Anstie Grange, between Holmwood and Coldharbour, was a 26-bedroomed mansion, the setting for shooting parties, hunts and balls before the war, with 26 indoor staff plus gardeners, stablemen and chauffeurs. On the outbreak of war the indoor staff was cut to three.
Cuthbert Heath was of a military family – the house was built by his father, Admiral Sir Leopold Heath, one brother was a general, another an admiral. Cuthbert had made his fortune in insurance. Responsible for transforming Lloyds of London from a specialist shipping insurer to the general wold-wide insurer that it is today, he issued the first policies for burglary and motor insurance. During the war he advised the government on air raid insurance. In October 1916 Cuthbert Heath offered his home at Anstie Grange as a hospital for officers, fitting it out at his own expense. Heath had been an enthusiastic recruiter. He spoke at recruitment meetings in the villages and gave pep talks in his office at Anstie to men of Coldharbour and Holmwood who joined up. ‘Our family is doing well,’ recorded his daughter Genesta in late 1914. Seven of her eight male cousins had enlisted.
Genesta Heath in 1914, aged 15. Genesta worked as a pantry maid when Anstie became a military hospital.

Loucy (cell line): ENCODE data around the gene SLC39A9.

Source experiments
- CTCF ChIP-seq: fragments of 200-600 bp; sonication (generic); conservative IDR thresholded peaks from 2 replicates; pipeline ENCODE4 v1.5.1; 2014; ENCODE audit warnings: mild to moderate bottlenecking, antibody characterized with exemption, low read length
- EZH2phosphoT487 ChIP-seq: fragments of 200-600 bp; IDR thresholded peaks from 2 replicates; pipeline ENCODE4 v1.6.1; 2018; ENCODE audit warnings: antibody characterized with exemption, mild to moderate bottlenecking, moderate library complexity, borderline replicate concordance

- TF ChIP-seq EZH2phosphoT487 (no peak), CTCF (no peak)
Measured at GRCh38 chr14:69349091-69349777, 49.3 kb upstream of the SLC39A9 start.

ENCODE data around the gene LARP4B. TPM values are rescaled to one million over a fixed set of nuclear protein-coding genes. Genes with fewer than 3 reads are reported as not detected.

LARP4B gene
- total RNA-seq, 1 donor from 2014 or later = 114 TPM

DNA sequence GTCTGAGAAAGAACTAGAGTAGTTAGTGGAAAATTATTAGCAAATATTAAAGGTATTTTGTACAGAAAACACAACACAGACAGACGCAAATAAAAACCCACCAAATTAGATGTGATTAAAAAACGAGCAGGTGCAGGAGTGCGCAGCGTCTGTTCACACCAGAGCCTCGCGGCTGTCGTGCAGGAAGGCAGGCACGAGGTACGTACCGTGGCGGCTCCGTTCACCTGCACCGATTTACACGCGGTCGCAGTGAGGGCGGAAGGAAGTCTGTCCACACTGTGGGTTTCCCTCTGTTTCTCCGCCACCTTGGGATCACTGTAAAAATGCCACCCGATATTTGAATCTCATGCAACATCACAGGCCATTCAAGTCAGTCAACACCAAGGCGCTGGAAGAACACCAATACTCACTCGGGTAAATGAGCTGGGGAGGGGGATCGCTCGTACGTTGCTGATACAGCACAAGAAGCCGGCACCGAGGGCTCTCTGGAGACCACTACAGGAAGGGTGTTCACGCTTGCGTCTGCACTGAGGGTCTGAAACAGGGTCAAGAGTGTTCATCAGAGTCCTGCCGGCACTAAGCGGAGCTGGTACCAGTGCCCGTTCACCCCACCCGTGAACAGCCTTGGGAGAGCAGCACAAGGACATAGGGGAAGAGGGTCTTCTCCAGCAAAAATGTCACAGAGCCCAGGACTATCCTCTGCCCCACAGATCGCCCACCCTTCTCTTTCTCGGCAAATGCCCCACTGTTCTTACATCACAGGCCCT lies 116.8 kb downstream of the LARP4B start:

Casualties were brought by train from the coast to Holmwood station. Ambulances and lorries from Aldershot drove them to Anstie in convoy, often late at night. Stretcher bearers gathered in front of the house half an hour before the trains were due in. Then the Commandant – a nurse with a long white veil, a cloak and a lantern – would arrive in a car with huge headlights.
In February 1917 an unexpected patient arrived on one of these convoys, Cuthbert’s nephew, Frederick Dunbar Heath. Frederick’s parents, Arthur Raymond Heath and his wife, Flora, (who had fallen out with Cuthbert and his wife), were banned from Anstie but the ban was lifted to allow them to visit their son
Nearly 700 patients passed through Anstie Grange. The certificate which is on display at the Museum was awarded to Cuthbert Heath by Winston Churchill in July 1920 in recognition of the Army Council’s gratitude. He also received an OBE.